[Australia] Kai Ho Tasmanian Sea Vegetables processes and markets seaweeds sustainably harvested on the Tasmanian east and south coast.
Its new product — the spectacular Red Lettuce — attracted the attention of Delicious judges for its taste and culinary visual appeal.
The three-year-old business venture has developed a small range of edible seaweed products most of which is salted, frozen or dried for sale but some is sold fresh.
The well-known Japanese Wakame (Undaria pinnatifida) is an introduced invasive seaweed to Tasmania. It is harvested by the tonne and sold fresh and frozen in catering quantities as well as in smaller dried domestic packages.
Red Lettuce (Grateloupia turuturu) is also an introduced species but less prolific, harvested by the basket and sold at a premium.
Kai Ho co-manager and passionate seaweed biologist Dr Craig Sanderson said it was a unique product.
“Normally seaweeds are brown or green and this is a red seaweed, so it’s very striking to the eye and looks good on the dish,” he said.
“Its got a very subtle flavour so it’s very good and you can add it to a variety of dishes.”
Dr Sanderson was confident there would be plenty of scope to farm and harvest local seaweeds, and he was getting permits for wider species collection.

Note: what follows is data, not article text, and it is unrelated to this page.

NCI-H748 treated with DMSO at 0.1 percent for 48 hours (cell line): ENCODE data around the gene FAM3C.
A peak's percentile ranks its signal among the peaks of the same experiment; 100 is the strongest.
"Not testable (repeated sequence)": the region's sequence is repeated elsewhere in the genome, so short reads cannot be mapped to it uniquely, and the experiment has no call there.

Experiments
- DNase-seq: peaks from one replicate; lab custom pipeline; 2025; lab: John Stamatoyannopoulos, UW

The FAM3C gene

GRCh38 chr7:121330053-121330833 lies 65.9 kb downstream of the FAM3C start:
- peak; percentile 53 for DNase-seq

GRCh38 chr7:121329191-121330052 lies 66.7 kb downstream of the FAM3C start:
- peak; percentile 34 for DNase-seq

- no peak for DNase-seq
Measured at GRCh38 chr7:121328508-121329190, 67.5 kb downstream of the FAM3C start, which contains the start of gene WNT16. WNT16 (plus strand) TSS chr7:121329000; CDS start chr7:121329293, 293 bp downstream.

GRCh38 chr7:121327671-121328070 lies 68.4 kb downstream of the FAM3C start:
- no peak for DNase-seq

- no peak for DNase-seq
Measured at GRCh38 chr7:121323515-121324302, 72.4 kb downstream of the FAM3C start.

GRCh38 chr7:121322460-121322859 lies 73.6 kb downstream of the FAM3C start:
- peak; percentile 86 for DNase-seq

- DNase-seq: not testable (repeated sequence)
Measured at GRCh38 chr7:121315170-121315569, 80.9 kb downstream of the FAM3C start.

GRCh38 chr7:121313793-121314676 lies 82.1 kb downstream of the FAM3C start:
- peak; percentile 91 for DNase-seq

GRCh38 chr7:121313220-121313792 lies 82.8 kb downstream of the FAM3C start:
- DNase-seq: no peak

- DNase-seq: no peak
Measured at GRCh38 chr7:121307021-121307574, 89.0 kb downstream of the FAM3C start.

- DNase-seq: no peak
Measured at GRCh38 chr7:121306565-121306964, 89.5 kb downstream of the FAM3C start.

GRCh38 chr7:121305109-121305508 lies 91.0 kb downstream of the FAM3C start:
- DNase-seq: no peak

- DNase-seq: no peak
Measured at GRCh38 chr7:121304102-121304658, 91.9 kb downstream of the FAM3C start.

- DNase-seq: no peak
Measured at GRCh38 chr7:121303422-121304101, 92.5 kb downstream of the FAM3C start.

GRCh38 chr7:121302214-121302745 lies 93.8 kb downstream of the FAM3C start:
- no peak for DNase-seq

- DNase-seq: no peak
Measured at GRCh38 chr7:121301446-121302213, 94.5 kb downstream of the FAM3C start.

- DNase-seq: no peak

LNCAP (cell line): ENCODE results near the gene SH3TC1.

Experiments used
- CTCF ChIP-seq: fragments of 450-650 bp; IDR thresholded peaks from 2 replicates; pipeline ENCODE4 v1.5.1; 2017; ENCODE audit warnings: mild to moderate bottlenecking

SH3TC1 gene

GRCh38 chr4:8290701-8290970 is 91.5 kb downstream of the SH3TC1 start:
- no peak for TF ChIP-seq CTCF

He said there were more than 2,000 varieties of seaweed in Australia and around a thousand species in Tasmanian waters alone.
Kai Ho was pioneering the harvest of edible seaweed in Australia, but interest was growing interstate.
“There is a lot of interest over in Europe as well for growing seaweeds for fuels, also for using it for fertiliser which has been done for thousands of years in Europe … and there is also the potential for nutraceuticals and other chemicals from the seaweeds,” Dr Sanderson said.
“We’d like to use a lot of the local species but there are lots of regulations associated with using those.”
Dr Sanderson said the company had small numbers of them going onto the market on a trial basis to see how well they were taken up.
“We have permits for at least four or five others,” he said.
“Most people would be familiar with the sea lettuce, which is a green bladey seaweed [and] we have a Tasmanian form of the Japanese konbu that is getting well received.
“There is one in particular that we think might go very well here — the Chaetomorpha coliformis, or mermaid’s necklace. It just looks like little green beads and it has a very distinctive flavour, like cucumbers.”
And how would Dr Sanderson use his Red Lettuce?
“I’d probably use it in an omelette just for a bit of colour through the egg dish, or probably in a stir fry. I saw somebody recently who had a very unique use for it and they had put it in a hamburger!”
View original article at: Edible seaweed trialled by pioneering Tasmanian company